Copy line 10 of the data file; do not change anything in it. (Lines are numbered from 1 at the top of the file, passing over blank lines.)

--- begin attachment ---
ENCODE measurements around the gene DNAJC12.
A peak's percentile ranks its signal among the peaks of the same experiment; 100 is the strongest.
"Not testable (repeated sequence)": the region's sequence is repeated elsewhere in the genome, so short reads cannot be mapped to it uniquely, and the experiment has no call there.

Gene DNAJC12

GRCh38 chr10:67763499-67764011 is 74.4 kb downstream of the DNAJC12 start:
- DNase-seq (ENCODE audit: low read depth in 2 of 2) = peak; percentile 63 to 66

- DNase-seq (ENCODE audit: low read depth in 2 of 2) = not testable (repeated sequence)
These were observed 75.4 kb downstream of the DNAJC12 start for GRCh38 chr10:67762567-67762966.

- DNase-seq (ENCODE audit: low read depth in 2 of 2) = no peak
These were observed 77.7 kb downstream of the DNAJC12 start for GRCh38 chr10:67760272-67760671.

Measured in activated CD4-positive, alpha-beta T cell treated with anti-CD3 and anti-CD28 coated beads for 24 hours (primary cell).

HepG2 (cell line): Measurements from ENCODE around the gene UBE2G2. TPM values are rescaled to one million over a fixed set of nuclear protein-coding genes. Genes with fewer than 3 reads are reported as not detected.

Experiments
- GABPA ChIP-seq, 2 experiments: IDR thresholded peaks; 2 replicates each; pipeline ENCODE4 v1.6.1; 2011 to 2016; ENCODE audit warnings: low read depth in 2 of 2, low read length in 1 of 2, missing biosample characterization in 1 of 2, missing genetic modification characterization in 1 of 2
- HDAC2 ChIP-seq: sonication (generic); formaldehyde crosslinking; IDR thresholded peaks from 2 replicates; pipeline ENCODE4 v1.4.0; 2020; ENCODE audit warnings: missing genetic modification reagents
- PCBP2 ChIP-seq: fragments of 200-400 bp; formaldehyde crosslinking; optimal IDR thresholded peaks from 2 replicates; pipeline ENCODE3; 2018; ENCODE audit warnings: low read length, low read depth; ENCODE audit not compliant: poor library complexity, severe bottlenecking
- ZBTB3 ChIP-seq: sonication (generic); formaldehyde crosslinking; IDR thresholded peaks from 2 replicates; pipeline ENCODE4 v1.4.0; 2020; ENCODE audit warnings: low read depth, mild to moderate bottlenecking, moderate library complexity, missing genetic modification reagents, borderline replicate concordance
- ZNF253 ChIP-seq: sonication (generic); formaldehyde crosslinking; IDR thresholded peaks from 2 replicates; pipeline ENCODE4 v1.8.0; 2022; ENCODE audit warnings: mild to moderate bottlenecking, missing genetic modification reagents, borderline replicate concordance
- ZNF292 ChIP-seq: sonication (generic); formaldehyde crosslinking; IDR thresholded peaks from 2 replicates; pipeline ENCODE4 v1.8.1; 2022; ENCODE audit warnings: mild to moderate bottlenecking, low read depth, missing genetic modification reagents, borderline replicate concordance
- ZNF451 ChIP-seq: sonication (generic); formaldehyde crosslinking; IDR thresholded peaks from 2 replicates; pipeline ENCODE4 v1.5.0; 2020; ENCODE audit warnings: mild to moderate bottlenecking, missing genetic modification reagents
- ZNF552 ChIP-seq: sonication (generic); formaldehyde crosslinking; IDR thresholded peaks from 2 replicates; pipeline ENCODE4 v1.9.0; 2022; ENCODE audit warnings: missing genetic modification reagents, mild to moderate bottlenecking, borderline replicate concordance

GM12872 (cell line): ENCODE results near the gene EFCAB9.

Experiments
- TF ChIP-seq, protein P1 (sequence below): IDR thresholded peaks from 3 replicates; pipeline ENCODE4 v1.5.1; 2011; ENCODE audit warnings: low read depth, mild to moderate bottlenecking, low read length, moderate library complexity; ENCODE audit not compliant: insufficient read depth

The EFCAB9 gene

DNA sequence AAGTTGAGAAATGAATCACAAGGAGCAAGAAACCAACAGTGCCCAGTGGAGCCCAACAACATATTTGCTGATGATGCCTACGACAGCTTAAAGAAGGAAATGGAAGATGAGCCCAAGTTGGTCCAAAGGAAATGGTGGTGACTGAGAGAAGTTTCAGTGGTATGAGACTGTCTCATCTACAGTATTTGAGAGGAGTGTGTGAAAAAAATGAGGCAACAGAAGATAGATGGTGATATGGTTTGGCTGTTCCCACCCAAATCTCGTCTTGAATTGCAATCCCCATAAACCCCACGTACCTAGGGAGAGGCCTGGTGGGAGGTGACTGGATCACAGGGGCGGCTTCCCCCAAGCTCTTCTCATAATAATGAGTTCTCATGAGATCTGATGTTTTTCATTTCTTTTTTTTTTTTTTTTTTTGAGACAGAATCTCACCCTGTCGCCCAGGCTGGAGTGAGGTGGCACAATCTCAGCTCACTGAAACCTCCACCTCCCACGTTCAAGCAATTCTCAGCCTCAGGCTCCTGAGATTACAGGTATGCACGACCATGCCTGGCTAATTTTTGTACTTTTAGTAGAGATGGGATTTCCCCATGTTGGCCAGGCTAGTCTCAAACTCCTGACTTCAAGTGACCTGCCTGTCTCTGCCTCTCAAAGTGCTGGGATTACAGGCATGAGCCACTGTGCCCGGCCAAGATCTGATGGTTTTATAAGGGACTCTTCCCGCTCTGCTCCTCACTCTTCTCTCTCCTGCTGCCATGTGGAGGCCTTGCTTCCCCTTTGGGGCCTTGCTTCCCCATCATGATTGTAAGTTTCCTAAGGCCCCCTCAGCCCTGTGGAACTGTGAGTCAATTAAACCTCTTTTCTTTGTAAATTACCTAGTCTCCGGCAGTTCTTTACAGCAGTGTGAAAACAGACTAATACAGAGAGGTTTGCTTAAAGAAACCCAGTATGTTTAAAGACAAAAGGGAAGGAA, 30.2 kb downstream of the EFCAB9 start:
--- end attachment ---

These were observed 77.7 kb downstream of the DNAJC12 start for GRCh38 chr10:67760272-67760671.